“As the outbreak for COVID-19 has occurred, the risks of our dependence are growing.  Our reliance on Chinese and other foreign API manufacturing facilities during this crisis is already beginning to compromise the U.S. drug supply, creating drug shortages and manufacturing quality problems. Some countries have increased restrictions on the export of their pharmaceuticals to the United States and other countries as they work to protect their own populations. For example, India recently decided to place restrictions on exporting Tylenol and the common antibiotic metronidazole to ensure Indian citizens have the pharmaceuticals they need,” he continued. “The nation’s dependence on foreign countries for medical products points to a much larger challenge that the United States must be prepared to address: China’s growing dominance in the health sector, including the biotechnology and pharmaceutical industries, and its collection of vast amounts of biomedical and other data, with potential long-term privacy risks for Americans.”

In the letter, Sen. Warner cited the testimony of Janet Woodcock, the Director of the Center for Drug Evaluation and Research who testified before the House Committee on Energy and Commerce about the growing U.S. reliance on foreign sources of active pharmaceutical ingredients (APIs). According to Director Woodcock, only 28 percent of manufacturing facilities making APIs for the U.S. market are in the United States, and three of the “essential medicines” identified by the World Health Organizations have API manufacturers that are based only in China.  

Additionally, Sen. Warner requested a briefing and a written response to the following questions:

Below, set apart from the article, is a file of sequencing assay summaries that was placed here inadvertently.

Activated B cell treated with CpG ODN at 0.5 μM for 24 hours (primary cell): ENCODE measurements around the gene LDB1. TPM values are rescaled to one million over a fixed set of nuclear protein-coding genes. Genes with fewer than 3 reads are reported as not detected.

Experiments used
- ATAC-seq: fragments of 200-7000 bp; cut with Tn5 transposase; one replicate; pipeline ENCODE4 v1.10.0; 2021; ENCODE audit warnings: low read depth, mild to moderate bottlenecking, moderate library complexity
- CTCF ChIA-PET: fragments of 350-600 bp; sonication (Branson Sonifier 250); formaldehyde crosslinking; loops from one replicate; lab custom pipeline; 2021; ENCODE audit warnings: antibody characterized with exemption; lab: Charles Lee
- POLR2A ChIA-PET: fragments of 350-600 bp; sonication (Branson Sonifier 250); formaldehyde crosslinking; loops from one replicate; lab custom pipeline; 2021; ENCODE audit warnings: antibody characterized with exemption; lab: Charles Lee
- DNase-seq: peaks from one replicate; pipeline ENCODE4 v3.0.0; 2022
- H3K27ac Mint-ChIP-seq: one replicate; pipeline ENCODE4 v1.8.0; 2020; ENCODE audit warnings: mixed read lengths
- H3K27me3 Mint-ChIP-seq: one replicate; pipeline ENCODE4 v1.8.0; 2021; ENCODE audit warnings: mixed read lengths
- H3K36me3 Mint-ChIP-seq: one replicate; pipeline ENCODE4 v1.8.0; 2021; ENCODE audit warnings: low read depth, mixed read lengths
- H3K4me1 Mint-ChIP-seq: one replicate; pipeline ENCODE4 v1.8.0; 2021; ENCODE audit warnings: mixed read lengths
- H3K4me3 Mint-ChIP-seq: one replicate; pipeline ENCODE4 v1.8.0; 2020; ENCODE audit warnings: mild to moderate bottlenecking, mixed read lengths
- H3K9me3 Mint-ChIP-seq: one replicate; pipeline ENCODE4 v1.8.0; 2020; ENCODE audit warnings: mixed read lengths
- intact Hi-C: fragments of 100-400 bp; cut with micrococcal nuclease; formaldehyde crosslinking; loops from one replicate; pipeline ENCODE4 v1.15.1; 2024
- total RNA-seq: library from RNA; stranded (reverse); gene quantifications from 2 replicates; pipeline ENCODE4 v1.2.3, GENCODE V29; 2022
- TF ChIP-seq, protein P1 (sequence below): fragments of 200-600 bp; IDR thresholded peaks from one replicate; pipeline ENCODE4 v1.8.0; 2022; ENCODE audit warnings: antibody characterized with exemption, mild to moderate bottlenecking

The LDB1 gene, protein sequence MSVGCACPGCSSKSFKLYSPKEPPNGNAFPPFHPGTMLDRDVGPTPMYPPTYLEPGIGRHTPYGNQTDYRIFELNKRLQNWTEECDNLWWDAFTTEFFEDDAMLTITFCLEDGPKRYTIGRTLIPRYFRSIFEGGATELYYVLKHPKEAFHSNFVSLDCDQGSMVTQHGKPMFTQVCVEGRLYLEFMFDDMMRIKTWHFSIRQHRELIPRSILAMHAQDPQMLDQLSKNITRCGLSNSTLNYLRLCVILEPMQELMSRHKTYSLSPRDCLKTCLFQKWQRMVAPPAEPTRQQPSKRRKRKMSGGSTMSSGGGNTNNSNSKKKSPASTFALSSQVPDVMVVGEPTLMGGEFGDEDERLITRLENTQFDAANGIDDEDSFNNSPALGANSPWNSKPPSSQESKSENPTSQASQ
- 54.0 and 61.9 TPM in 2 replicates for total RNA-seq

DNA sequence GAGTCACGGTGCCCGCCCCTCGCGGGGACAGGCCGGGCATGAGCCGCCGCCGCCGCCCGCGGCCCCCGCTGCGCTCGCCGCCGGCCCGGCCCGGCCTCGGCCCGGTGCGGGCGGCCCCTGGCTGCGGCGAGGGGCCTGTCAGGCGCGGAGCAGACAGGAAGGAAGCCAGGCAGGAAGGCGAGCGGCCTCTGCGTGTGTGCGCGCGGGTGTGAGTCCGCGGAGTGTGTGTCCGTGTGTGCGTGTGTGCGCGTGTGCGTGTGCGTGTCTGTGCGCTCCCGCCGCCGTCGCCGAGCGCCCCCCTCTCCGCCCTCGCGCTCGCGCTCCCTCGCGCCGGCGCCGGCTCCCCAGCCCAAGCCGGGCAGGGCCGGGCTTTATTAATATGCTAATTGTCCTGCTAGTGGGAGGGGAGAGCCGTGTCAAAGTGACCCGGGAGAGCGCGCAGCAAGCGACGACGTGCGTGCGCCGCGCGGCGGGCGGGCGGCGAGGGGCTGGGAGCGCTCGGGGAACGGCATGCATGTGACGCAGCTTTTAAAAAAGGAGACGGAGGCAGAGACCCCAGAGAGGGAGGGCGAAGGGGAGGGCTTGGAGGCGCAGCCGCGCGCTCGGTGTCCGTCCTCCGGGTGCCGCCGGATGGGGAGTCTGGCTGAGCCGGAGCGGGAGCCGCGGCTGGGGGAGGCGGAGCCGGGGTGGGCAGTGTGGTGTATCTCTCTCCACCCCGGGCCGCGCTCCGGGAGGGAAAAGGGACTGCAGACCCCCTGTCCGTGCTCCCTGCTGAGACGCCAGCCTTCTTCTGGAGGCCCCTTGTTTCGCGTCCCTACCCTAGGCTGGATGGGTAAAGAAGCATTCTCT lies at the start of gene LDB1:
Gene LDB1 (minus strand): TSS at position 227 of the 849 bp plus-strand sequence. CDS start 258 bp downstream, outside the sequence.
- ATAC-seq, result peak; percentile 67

1. What actions has HHS taken to address the dependence on Chinese or other foreign manufacturers of drugs, APIs, or other pharmaceutical products and medical supplies and equipment since the outbreak of the COVID-19?
  2. What is your strategy to ensure that Americans get the pharmaceuticals they need if significant shortages occur? 
  3. As the coronavirus continues to spread, what actions has HHS taken to ensure that patients can still access the drugs they need without access to drug components manufactured overseas?
  4. What is your analysis of what drugs or ingredients cannot be made without supplies from China and other foreign countries?
  5. What is your plan to ensure that medical facilities, medical personnel and first responders have a reserve of necessary medical supplies and equipment as they continue to be on the front lines of efforts to prevent the spread of COVID-19?
  6. Congress recently passed the Coronavirus Preparedness and Response Supplemental Appropriations Act, which includes more than $2 billion for the Biomedical Advanced Research and Development Authority (BARDA) to invest in platform-based technologies with U.S-based manufacturing for vaccines and therapeutics. How will HHS ensure these funds effectively reduce our short and long-term reliance on foreign manufacturers of drugs, APIs, or other pharmaceutical products and medical supplies and equipment?

A copy of the letter is available here and below. A list of Sen. Warner’s work on coronavirus is available here.

 

Secretary Alex Azar

U.S. Department of Health and Human Services

200 Independence Avenue, S.W.

Washington, D.C. 20201

Dear Secretary Azar: